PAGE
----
Many economies across the world have been rocked by the coronavirus pandemic. Hundreds to thousands of businesses closed and many industries decided to stop their operations. The US, for instance, is facing the sharpest rise in unemployment in its history. Recent reports show that about 3.3 million American workers have filed for unemployment the previous week, bringing total claims to 9.95 million for the two weeks. More people have filed for unemployment in the past weeks compared to the last 10 months.
According to The Guardian, a British daily newspaper, all 50 states in the US have reported a rise in unemployment claims. The largest claims are reported in Pennsylvania (up by 362,012), followed by Ohio (up by 189,263) and Massachusetts (up by 141,003). William Rodgers, a former chief economist at the US Department of Labor, stated that US unemployment has already reached 17% in just two weeks from only 3.5% in February and that rates for African Americans have soared to 19% from 5.8%.
Experts predict that unemployment in the US will skyrocket to a point higher than that of the peak of the Great Depression: 32%. According to Vox, a liberal-leaning American news and opinion website owned by Vox Media, the highest unemployment during the depths of the Great Recession reached 10%. It soared to 24.9% after a century. The figure will probably be revised sharply upwards next month when more data is available. Rodgers added that it is too early to say how long this will go. “We really are in uncharted waters,” he said.
Impacts on Recent Graduates and Young Workers
Now that the pandemic has massively affected the labor market, it would become a lot more difficult for recent graduates and young workers to find a job. Cheryn Shin, a senior at Wellesley College majoring in English and creative writing, said that she spent the past few months looking for a full-time job to start after graduation. However, her job search has become even harder because of the pandemic.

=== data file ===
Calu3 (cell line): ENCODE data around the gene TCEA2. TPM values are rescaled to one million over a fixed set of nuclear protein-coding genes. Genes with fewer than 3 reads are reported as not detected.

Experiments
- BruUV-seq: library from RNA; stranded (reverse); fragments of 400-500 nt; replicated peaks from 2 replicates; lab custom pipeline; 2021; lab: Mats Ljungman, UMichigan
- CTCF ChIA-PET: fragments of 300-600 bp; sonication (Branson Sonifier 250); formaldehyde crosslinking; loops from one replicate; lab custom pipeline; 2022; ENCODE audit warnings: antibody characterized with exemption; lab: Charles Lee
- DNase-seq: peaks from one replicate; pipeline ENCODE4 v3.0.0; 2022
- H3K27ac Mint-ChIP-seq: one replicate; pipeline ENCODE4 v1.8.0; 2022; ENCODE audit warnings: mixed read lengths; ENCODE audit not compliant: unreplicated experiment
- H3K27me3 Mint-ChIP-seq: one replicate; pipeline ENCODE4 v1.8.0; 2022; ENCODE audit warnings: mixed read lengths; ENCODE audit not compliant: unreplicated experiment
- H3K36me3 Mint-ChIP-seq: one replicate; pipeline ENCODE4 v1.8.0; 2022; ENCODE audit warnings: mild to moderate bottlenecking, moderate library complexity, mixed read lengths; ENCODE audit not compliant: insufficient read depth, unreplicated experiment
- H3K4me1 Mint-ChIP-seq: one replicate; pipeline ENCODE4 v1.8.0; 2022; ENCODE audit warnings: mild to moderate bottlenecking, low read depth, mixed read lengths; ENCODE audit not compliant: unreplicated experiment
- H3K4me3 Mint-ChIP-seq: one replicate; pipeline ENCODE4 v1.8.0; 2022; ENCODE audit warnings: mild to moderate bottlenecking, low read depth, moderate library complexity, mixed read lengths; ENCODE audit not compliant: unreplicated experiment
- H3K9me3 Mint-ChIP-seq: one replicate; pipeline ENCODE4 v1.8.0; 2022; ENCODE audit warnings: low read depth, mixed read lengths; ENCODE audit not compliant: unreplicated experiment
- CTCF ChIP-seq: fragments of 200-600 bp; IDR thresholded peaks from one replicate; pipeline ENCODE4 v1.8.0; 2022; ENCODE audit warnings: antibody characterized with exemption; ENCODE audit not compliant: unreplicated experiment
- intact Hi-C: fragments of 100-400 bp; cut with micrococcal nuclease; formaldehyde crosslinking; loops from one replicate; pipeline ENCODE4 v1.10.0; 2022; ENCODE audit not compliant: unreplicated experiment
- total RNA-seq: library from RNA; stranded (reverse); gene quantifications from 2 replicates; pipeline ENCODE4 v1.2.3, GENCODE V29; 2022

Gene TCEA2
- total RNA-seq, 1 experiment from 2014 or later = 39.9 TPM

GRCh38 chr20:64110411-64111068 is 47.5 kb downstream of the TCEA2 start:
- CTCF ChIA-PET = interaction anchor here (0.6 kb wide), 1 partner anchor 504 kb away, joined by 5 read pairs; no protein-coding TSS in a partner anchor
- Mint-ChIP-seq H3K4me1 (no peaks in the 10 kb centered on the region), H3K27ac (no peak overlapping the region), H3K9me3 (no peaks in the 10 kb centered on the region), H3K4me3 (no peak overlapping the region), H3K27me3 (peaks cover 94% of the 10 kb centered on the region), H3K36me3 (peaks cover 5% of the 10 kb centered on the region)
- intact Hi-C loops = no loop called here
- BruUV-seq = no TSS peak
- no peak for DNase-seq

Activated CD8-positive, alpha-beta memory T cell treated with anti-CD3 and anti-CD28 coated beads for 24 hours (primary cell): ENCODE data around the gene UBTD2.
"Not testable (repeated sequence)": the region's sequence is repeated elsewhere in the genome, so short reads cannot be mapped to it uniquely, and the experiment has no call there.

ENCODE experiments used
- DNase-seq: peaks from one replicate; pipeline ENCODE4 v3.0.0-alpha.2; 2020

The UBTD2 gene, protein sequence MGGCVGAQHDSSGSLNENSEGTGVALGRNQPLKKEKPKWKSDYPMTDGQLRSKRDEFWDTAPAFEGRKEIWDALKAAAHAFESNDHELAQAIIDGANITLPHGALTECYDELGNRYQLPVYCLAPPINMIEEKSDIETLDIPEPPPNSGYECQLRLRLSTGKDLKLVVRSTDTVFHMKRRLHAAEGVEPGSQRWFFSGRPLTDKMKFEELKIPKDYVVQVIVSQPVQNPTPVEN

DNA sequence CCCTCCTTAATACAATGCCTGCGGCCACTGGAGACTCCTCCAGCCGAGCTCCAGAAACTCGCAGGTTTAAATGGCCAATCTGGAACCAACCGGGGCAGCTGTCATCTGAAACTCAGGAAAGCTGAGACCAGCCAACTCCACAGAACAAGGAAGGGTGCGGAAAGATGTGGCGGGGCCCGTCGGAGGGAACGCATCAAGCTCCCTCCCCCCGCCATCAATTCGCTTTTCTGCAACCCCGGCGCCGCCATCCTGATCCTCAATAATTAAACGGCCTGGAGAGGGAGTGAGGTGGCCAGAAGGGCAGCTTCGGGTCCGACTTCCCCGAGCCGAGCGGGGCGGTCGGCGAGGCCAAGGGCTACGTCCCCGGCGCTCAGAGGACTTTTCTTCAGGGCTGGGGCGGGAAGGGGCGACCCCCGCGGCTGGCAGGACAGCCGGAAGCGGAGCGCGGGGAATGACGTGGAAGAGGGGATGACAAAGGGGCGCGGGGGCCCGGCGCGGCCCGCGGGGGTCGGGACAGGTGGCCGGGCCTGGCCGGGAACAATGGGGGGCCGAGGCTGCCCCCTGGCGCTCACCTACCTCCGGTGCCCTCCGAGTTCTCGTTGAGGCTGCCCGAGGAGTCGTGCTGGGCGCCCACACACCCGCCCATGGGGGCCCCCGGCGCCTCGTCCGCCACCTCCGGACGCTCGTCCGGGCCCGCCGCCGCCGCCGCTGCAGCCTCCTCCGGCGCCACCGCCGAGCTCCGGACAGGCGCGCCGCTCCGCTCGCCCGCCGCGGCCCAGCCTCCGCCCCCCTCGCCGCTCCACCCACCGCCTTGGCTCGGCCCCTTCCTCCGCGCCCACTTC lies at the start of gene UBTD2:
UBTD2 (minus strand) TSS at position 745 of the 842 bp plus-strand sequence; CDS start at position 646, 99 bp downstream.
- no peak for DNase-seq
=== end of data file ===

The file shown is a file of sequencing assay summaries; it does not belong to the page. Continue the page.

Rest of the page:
Research has shown that both new graduates and young workers would be hit hard by the coronavirus recession. According to Fast Company, the world's leading progressive business media brand, young workers attempting to enter or reenter the labor market during a recession will have a harder time finding employment. And even if they were able to find a job, it wouldn’t be good news too. Previous studies found that entering the labor market in a recession leads to large early career losses in earnings and employment.
A recent study has also emphasized that even with a college degree, new entrants to the job market could earn less compared to the graduates who entered the workforce under stable economic conditions. "Labor market effects will be felt acutely by new entrants, as their labor market trajectories will likely be permanently altered by entering in this downturn. We are already seeing the contractions affecting new offers of employment and resulting in rescinded offers, so this situation has made the job market immediately difficult for graduating high school and college seniors,” Notre Dame Assistant Professor of Economics Chloe Gibbs said.